Women’s History Month: Honoring Alabama’s Johnnie Carr

BY MOLLIE S. WATERS

Carr

The Greenville Standard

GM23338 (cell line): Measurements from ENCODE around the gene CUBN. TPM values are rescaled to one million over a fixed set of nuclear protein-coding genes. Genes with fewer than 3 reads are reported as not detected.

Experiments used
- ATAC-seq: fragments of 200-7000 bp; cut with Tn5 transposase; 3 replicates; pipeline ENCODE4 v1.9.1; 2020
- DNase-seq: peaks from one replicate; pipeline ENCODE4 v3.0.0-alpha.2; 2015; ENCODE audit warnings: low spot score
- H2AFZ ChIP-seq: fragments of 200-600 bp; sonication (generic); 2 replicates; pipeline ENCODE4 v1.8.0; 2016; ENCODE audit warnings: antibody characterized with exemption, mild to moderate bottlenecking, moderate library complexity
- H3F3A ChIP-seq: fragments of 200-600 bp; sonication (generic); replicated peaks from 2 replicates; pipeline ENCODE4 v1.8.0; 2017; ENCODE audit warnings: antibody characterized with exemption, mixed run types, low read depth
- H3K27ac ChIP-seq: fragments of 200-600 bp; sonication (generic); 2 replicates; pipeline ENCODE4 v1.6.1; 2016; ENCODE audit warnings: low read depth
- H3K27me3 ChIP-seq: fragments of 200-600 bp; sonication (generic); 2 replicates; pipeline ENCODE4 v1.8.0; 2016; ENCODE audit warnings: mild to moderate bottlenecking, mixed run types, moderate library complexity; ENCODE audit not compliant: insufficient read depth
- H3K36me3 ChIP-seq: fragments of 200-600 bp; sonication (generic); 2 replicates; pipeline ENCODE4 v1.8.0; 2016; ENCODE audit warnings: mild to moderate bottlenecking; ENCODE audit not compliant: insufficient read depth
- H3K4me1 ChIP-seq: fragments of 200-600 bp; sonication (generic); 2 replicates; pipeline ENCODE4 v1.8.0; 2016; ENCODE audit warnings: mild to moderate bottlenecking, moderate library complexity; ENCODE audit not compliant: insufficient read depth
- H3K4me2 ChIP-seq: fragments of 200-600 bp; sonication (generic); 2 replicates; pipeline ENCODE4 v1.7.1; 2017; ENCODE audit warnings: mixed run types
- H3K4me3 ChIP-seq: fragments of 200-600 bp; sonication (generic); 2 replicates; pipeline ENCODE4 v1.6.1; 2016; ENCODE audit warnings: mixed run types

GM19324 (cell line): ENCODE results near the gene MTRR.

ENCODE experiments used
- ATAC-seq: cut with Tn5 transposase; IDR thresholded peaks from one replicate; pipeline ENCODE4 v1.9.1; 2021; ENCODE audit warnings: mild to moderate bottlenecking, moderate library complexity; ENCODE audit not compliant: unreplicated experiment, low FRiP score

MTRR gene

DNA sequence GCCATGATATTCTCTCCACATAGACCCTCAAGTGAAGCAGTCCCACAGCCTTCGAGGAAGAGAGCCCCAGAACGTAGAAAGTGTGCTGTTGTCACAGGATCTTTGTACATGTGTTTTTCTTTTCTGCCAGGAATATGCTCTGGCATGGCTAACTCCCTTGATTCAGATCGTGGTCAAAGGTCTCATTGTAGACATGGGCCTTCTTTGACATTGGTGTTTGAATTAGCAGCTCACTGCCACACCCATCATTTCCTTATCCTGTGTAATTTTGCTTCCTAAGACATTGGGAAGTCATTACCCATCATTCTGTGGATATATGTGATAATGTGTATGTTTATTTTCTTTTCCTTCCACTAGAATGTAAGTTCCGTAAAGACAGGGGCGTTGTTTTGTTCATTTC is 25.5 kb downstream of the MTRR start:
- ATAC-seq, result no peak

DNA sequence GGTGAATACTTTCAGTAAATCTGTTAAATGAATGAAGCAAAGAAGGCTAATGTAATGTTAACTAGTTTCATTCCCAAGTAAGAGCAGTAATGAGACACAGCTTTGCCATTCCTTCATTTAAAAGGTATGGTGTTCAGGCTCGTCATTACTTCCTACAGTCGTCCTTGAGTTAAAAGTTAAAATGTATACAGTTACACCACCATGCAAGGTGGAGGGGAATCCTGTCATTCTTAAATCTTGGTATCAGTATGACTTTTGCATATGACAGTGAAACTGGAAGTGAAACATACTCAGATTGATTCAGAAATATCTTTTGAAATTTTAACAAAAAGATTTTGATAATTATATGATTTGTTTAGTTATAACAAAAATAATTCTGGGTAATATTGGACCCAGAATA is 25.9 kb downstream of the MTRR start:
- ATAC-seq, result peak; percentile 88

As the celebration of Women’s History Month continues, many women across the nation are being recognized for their contributions to American society. One Montgomery native who made a huge impact on race relations in Alabama is Johnnie Carr, a noted Civil Rights activist. Born in 1911 in Montgomery, Carr grew up in a close-knit family that faced difficulties when her father passed away when Carr was still asmall child. Though her father’s death impacted her family financially, Carr’s mother, a constant source of inspiration to Carr, made sure that her daughter felt loved and secure. According to the “Encyclopedia of Alabama” website, Carr attended high school with Rosa Parks, and the two would later become reacquainted during the Civil Rights Movement after Parks refused to give up her bus seat to a white passenger at a time when busses were still segregated. After her first marriage ended in divorce, Carr decided to go back to school to focus on a career in nursing. In 1944, she married Arlam Carr, with whom she shared a passion for helping African Americans in Montgomery during the Civil Rights period. Carr participated during the movement by helping to transport people to and from work during the Montgomery Bus Boycott in the 1950s. She and her husband also made the decision to sue the Montgomery Board of Education in order for their son to be able to attend the all-white Sidney Lanier High School. At the time, the schools were still segregated in Alabama, but the Carrs won their case, and their son became one of thirteen black students who desegregated the Montgomery School System in 1969. In her later life, Carr continued to work with various organizations in Montgomery to promote racial harmony between  whites and blacks. She passed away on February 22, 2008.

 

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